The day after the Manhattan terrorist attack, President Trump called for an end to the “diversity lottery” visa program under which the Uzbek immigrant suspected in the attack entered the United States.
The President is right. The diversity lottery program was a poorly conceived plan from its inception, and it is time for it to go.
Here is how the program works: Of the roughly 1 million permanent resident visas issued each year, better known as green cards, 50,000 are granted to random applicants from countries which have seen little immigration to the U.S. over the previous five years. The result? According to Peter Schuck writing in the New York Times: “Lottery winners with little education, job skills, English fluency, and work experience can hit the jackpot and promptly come [or stay] here permanently, while millions of American citizens and legal residents must wait years for their family members to be allowed to join them.”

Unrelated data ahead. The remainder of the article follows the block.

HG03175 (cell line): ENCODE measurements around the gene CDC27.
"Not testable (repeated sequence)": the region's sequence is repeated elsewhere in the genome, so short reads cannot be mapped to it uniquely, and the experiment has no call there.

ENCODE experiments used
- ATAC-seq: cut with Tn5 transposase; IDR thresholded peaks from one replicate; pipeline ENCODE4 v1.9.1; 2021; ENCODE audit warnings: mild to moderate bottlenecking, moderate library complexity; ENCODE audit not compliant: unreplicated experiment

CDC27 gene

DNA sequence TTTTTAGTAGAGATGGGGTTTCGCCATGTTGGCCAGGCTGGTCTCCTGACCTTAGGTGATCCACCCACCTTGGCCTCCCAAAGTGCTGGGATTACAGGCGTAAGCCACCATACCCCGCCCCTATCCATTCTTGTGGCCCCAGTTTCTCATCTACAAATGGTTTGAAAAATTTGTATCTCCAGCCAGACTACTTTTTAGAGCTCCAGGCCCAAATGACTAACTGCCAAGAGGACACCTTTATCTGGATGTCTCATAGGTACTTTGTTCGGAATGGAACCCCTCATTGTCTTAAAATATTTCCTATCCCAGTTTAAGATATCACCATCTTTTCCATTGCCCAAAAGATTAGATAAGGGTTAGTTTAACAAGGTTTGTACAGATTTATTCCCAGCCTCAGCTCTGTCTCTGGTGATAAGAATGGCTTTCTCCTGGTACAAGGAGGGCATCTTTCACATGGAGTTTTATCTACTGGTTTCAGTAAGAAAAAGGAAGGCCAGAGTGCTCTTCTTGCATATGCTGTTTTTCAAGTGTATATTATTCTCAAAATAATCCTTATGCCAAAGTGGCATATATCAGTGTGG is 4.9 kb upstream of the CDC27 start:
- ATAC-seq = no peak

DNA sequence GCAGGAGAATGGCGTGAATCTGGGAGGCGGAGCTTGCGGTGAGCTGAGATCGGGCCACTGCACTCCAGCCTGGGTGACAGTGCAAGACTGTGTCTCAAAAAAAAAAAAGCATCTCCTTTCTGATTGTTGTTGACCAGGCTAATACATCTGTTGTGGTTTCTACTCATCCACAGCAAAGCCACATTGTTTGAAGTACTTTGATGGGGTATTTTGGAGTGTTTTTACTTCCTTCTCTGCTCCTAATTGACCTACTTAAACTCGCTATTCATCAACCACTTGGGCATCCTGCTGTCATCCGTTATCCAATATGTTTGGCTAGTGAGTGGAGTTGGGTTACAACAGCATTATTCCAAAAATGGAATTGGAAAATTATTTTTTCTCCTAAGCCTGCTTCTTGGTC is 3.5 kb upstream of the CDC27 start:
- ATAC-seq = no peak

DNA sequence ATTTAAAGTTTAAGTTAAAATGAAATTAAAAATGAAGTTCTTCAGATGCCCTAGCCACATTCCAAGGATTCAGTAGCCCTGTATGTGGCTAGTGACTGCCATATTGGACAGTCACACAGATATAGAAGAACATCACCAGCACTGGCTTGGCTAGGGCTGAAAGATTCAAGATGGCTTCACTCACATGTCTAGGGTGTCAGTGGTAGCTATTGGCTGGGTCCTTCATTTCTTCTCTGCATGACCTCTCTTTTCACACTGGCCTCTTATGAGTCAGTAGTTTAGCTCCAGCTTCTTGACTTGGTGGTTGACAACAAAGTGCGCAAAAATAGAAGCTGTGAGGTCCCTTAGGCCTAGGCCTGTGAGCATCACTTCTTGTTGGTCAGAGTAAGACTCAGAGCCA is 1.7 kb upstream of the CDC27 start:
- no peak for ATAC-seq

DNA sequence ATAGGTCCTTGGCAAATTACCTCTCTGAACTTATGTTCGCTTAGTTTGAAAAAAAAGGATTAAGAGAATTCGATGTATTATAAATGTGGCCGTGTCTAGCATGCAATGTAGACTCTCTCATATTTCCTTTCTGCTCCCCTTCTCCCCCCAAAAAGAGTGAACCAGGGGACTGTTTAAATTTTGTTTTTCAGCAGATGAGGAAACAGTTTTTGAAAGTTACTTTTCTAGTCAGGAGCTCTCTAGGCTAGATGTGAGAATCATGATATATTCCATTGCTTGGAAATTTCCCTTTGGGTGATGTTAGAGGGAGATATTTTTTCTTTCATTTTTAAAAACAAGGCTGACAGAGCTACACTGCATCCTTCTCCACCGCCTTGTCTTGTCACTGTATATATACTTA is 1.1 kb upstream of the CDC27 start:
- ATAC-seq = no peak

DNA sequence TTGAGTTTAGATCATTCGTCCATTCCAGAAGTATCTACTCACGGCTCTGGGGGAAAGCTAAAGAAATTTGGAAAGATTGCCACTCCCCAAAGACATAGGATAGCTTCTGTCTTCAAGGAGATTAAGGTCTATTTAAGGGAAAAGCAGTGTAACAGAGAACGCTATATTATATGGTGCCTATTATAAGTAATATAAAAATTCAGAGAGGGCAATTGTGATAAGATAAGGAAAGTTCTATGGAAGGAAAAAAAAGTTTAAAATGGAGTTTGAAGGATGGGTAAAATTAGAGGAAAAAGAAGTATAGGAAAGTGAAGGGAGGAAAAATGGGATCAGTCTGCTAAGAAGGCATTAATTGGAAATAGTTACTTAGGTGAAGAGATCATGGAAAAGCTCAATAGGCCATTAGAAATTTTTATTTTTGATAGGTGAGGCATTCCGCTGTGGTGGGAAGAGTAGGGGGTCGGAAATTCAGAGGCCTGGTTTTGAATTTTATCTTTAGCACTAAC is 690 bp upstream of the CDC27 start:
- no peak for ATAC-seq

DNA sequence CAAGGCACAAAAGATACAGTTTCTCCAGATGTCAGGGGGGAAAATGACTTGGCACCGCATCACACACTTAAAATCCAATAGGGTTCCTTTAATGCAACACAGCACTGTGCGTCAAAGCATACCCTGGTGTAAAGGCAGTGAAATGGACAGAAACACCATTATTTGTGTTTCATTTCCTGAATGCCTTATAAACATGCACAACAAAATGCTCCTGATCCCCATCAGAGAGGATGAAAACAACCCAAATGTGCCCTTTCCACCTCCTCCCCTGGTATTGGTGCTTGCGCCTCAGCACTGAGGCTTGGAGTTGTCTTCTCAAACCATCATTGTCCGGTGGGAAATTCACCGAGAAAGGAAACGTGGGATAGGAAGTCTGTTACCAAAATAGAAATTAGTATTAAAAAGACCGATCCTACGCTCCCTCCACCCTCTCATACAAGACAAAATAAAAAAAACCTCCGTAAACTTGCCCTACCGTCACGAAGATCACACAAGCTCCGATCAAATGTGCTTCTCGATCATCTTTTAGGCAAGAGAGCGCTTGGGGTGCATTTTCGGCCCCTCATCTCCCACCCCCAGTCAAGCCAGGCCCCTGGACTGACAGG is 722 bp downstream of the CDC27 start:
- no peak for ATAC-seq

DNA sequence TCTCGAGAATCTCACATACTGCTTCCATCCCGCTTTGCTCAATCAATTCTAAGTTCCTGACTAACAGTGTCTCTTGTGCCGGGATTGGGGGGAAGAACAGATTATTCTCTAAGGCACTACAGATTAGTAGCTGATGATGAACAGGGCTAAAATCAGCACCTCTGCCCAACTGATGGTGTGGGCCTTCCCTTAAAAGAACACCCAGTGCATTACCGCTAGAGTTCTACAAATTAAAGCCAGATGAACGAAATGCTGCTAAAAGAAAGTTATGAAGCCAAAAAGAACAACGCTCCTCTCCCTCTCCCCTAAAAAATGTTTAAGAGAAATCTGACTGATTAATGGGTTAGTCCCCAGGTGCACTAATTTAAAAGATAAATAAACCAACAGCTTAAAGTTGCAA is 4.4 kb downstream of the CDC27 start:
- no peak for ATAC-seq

Most policy discussions are complicated; this one is refreshingly simple. Why, when there is so much talent in the world unable to gain entry or citizenship, would we award 5 percent of those coveted visas on the basis of a very simplistic and sophomoric understanding of diversity?
Immigration is no more good or bad for a country than food is good or bad for a human being. Whether either is likely to benefit or harm the system depends on what and how much is coming in and the needs of the recipient at a given point in time.
Let’s stop talking about immigration in absolutist terms and start coming up with smart policy — policy that is rational, just, and meets the nation’s needs.
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